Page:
The saying “You get what you pay for” hold true. Sure the specs may be comparable or even better than the MBA. Be it build, design, or component quality, something had to be skimped on somewhere. Just the simple fact no one has yet to match the functionality of Apple’s trackpads is enough to warrant getting a Mac. Let alone talking about resale value, etc.

  • dotnetchris

    I don’t understand why ANYONE wants Mac products. They’re just inferior PCs inside shiny overpriced boxes.

  • Karras

    I’m sorry, I may not have been clear. I was referring to one of this site’s mantras, that the iPad killed the netbook. And now slightly more absurdly, that the MacBook Air is killing it as well. The cheapest iPad costs about twice the price of a netbook and the cheapest Air about four times. One of the main selling points of netbooks is that they are cheap. These products are not cheap.

  • Luis Dominguez

    I don’t think that the iPad and Macbook Air was the main reason for netbooks being killed.  I think it has more to due that laptops are much cheaper than they used to be and that was a major selling point for a netbook.  Average netbook is like 250 and for 50 bucks more you can get a laptop that is way more capable.  I mean, Apple computer sales are abismal compared to the pc industry as a whole so how is it possible that they are the sole reason for netbooks going away?  Apple’s main money comes from itunes, app store, iPods, iPhones and iPads.

  • Karras

    I think that you have pretty much hit the nail on the head. Right now in the UK, you can get laptops with 11″ screens for about £50-100 more than a netbook but with substantially better spec in every way, save perhaps the battery life. This really highlights how netbooks can be a false economy, with little room to grow as a user and virtually no scope for performing more demanding tasks. Whilst I suspect that iPads have indeed been stealing some customers away from netbooks, cheap Windows untraportables look like a much bigger nail in the netbook coffin.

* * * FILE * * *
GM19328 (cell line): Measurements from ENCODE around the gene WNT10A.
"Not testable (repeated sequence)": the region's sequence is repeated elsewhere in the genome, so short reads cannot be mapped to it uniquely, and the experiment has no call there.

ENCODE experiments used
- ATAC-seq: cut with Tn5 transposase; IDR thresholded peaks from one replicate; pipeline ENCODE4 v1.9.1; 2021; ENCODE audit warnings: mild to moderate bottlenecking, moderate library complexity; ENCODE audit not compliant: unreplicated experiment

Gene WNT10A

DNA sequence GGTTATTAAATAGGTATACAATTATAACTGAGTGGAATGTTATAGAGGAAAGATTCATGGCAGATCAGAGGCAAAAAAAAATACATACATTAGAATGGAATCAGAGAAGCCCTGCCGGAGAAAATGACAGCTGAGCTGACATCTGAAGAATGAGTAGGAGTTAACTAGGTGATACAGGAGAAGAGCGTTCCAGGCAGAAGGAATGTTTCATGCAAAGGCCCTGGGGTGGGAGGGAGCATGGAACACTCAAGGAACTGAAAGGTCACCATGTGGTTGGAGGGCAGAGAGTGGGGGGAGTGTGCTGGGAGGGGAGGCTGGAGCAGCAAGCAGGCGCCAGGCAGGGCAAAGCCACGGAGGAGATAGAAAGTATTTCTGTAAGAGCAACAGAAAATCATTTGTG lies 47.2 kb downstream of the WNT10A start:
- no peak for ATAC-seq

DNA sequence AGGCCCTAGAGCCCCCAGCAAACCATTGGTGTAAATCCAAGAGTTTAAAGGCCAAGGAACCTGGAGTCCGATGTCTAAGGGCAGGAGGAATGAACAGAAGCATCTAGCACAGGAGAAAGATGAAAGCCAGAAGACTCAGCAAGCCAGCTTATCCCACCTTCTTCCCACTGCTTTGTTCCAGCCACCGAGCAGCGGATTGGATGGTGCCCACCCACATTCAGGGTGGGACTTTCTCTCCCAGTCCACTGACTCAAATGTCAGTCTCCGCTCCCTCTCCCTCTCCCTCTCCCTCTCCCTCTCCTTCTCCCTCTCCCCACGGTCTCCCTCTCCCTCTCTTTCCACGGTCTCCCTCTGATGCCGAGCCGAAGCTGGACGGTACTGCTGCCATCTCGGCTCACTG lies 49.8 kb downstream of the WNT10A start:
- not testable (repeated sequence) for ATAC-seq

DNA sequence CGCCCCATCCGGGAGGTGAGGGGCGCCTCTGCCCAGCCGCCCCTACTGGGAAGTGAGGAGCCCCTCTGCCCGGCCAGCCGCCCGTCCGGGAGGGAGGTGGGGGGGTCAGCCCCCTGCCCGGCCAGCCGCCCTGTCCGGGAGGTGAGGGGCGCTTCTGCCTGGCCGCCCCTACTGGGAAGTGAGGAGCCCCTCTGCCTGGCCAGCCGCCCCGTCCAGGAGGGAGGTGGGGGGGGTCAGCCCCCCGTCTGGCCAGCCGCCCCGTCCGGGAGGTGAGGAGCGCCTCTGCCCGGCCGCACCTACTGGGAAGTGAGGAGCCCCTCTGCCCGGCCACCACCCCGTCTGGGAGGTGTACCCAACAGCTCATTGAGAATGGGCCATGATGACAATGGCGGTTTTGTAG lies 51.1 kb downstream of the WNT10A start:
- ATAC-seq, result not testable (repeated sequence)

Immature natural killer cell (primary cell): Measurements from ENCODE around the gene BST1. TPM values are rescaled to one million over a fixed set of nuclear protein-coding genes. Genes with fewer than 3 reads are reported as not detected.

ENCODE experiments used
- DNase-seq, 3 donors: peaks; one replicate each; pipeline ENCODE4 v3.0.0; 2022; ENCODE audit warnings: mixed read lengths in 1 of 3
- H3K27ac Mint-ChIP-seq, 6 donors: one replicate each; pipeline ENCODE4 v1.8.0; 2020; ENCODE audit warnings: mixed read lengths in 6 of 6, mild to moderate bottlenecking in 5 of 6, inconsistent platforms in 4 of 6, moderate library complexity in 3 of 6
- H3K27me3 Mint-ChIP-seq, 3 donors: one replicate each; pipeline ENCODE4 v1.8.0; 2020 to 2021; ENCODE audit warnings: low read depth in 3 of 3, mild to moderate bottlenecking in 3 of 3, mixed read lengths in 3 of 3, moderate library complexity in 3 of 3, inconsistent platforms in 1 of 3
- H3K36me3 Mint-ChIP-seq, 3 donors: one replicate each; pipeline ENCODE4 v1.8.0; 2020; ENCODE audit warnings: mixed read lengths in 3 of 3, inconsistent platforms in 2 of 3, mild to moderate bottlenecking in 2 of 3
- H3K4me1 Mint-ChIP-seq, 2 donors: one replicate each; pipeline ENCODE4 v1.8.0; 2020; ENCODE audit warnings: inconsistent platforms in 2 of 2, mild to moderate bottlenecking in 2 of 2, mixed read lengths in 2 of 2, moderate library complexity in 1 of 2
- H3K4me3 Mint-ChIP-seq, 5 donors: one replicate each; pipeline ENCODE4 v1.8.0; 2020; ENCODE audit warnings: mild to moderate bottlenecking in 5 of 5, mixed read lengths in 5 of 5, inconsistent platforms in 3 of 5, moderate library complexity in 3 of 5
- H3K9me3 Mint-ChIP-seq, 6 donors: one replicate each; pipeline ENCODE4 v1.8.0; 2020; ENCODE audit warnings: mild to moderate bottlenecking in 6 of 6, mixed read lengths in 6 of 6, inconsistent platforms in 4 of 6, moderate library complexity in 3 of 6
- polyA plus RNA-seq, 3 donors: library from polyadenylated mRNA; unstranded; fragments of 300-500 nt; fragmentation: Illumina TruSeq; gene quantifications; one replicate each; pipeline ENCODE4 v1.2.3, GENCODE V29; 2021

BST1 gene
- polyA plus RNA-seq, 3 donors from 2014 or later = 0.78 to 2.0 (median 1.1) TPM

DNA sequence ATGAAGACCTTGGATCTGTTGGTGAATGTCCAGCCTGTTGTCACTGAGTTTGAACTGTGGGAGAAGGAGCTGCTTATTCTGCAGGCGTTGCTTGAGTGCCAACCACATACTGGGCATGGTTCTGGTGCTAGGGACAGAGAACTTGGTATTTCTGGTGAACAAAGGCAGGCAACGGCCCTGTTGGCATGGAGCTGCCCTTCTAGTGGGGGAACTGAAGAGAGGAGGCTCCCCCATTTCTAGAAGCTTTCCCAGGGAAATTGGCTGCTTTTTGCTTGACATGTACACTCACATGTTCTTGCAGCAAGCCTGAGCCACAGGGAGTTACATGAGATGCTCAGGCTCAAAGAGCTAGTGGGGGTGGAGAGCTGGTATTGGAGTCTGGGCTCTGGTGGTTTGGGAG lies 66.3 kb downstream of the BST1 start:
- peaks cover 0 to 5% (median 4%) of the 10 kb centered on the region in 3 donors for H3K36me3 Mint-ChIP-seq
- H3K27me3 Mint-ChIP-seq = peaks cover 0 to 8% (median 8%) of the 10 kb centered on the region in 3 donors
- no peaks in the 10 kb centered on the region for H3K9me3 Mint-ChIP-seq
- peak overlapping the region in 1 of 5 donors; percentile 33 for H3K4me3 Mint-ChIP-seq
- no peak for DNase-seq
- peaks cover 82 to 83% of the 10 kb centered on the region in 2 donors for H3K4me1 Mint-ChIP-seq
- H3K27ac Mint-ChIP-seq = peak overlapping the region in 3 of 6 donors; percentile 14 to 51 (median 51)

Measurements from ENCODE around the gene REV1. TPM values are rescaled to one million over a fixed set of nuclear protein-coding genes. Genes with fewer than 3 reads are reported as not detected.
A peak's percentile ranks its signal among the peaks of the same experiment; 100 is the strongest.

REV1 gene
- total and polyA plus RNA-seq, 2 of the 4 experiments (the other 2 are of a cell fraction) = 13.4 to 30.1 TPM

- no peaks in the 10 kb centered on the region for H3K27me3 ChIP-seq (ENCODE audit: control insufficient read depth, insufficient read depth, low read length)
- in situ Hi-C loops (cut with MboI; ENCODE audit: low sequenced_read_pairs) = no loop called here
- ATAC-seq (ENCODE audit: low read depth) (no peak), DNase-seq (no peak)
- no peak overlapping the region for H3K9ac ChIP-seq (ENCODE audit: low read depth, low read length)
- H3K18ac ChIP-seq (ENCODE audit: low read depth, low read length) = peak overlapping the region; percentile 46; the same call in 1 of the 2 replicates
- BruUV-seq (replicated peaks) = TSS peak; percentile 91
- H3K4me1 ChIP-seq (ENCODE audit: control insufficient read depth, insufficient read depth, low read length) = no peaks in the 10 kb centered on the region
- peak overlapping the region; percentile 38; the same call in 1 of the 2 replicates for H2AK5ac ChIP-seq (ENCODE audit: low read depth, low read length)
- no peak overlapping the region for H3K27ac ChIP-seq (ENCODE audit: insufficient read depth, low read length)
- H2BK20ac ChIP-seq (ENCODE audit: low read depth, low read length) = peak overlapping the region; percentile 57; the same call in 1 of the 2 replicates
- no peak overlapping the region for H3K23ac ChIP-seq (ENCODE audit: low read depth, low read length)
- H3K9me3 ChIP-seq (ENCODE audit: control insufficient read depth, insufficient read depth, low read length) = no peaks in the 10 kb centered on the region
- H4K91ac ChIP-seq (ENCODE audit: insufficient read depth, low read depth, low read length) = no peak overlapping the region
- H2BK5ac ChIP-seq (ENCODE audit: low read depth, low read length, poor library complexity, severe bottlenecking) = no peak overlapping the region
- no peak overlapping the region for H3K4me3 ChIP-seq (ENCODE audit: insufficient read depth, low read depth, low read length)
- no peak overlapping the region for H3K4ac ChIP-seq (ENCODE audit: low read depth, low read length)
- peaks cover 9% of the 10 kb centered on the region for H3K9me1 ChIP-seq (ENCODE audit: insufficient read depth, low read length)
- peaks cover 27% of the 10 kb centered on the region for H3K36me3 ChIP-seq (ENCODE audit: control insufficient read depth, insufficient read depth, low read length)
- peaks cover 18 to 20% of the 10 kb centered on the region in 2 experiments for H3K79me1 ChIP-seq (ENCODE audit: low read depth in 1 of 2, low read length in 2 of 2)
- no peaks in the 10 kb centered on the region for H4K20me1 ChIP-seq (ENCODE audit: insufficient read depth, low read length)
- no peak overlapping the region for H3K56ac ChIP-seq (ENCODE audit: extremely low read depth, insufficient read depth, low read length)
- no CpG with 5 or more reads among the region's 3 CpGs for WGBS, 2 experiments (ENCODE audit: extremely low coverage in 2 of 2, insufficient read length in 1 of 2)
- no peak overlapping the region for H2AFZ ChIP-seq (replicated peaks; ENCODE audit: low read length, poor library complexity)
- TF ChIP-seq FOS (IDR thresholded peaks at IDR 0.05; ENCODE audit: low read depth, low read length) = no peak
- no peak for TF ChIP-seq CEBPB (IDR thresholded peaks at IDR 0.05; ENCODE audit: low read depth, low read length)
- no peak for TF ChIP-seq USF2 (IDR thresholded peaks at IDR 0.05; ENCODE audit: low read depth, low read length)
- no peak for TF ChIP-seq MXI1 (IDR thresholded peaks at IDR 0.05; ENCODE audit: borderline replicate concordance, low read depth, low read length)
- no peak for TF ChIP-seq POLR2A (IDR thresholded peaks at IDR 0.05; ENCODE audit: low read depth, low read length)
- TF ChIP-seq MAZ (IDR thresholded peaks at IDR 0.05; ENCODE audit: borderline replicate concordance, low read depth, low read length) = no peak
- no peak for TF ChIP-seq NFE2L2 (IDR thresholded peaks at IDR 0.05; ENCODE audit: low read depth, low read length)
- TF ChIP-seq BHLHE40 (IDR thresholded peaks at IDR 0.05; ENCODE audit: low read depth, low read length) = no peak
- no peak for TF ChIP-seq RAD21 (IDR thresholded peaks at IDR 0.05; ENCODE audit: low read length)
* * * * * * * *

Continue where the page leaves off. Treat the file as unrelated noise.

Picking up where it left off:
I mean, I like Apple products but the writer of this article is dreaming if he thinks that the average person looking to throw £200-300 at a netbook would be swayed by a computer costing £850+.

  • Luis Dominguez

    I agree.  I do think that the Macbook air will be the best selling Ultrabook compared to everyone else.  But when you combine Samsung, HP, Acer etc…
    I think as a whole the PC Ultrabook will sell way more units.  Give it some time and the price of pc ultrabooks will drop by a lot.  I love apple products.  I am typing this on my macbook pro but I feel that the price of Apple computers are way over priced for what you get. 

  • Ed_Kel

    I would like for you to elaborate on exactly how a Mac is inferior? What can a PC do that a Mac can’t?
    Does there come a time where a Mac can no longer deliver the power an app needs to run correctly? No.
    Are Macs more (or as much for that matter) susceptible to viruses than PCs? No.
    Do Macs become fragmented? No.
    Are Macs overpriced? Most certainly not; ESPECIALLY ultrabooks, given the fact that others can’t deliver a comparable laptop to the Air at a comparable price.

  • Ed_Kel